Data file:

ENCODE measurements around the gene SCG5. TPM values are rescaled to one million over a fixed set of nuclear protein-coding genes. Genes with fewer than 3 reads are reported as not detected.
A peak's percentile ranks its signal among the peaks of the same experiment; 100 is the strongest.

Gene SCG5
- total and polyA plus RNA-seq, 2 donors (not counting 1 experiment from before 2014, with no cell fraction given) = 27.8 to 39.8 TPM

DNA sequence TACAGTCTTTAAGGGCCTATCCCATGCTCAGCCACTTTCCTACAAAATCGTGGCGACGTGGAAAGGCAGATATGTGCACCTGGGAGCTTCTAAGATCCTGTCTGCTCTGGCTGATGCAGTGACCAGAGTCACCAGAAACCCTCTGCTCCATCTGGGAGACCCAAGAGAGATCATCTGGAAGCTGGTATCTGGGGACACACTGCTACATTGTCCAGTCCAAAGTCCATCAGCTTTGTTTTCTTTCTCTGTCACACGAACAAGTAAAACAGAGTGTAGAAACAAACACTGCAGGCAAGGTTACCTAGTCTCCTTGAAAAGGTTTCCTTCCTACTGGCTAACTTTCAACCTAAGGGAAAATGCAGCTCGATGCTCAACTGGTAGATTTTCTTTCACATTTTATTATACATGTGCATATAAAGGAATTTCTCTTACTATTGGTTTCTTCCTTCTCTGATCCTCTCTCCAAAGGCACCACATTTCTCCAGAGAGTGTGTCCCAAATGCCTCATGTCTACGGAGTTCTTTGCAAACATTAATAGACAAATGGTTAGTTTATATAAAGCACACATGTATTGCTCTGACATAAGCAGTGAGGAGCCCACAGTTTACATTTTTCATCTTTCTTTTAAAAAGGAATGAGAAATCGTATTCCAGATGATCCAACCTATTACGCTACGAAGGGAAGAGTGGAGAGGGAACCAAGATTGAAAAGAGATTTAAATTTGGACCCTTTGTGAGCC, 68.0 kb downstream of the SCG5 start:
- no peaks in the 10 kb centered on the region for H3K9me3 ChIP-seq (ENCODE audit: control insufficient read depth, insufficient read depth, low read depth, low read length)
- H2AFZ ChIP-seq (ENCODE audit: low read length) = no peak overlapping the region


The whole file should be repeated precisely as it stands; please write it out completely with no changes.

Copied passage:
ENCODE measurements around the gene SCG5. TPM values are rescaled to one million over a fixed set of nuclear protein-coding genes. Genes with fewer than 3 reads are reported as not detected.
A peak's percentile ranks its signal among the peaks of the same experiment; 100 is the strongest.

Gene SCG5
- total and polyA plus RNA-seq, 2 donors (not counting 1 experiment from before 2014, with no cell fraction given) = 27.8 to 39.8 TPM

DNA sequence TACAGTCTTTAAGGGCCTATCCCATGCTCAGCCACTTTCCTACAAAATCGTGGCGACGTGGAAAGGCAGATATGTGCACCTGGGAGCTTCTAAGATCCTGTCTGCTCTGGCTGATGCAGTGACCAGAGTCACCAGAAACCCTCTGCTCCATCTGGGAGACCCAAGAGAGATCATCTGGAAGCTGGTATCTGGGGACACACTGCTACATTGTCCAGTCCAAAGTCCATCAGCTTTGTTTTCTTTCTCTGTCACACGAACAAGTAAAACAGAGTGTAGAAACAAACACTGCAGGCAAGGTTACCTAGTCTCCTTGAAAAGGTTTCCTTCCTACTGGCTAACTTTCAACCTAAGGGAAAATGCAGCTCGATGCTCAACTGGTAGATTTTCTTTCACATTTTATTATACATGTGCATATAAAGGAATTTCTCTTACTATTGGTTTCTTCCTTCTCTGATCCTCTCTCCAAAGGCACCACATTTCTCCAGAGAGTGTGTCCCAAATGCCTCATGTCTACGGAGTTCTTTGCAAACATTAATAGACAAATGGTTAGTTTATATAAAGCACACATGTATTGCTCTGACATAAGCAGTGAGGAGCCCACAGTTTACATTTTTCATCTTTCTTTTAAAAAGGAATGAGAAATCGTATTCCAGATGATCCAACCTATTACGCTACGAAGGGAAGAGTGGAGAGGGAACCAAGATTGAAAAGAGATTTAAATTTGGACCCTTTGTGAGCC, 68.0 kb downstream of the SCG5 start:
- no peaks in the 10 kb centered on the region for H3K9me3 ChIP-seq (ENCODE audit: control insufficient read depth, insufficient read depth, low read depth, low read length)
- H2AFZ ChIP-seq (ENCODE audit: low read length) = no peak overlapping the region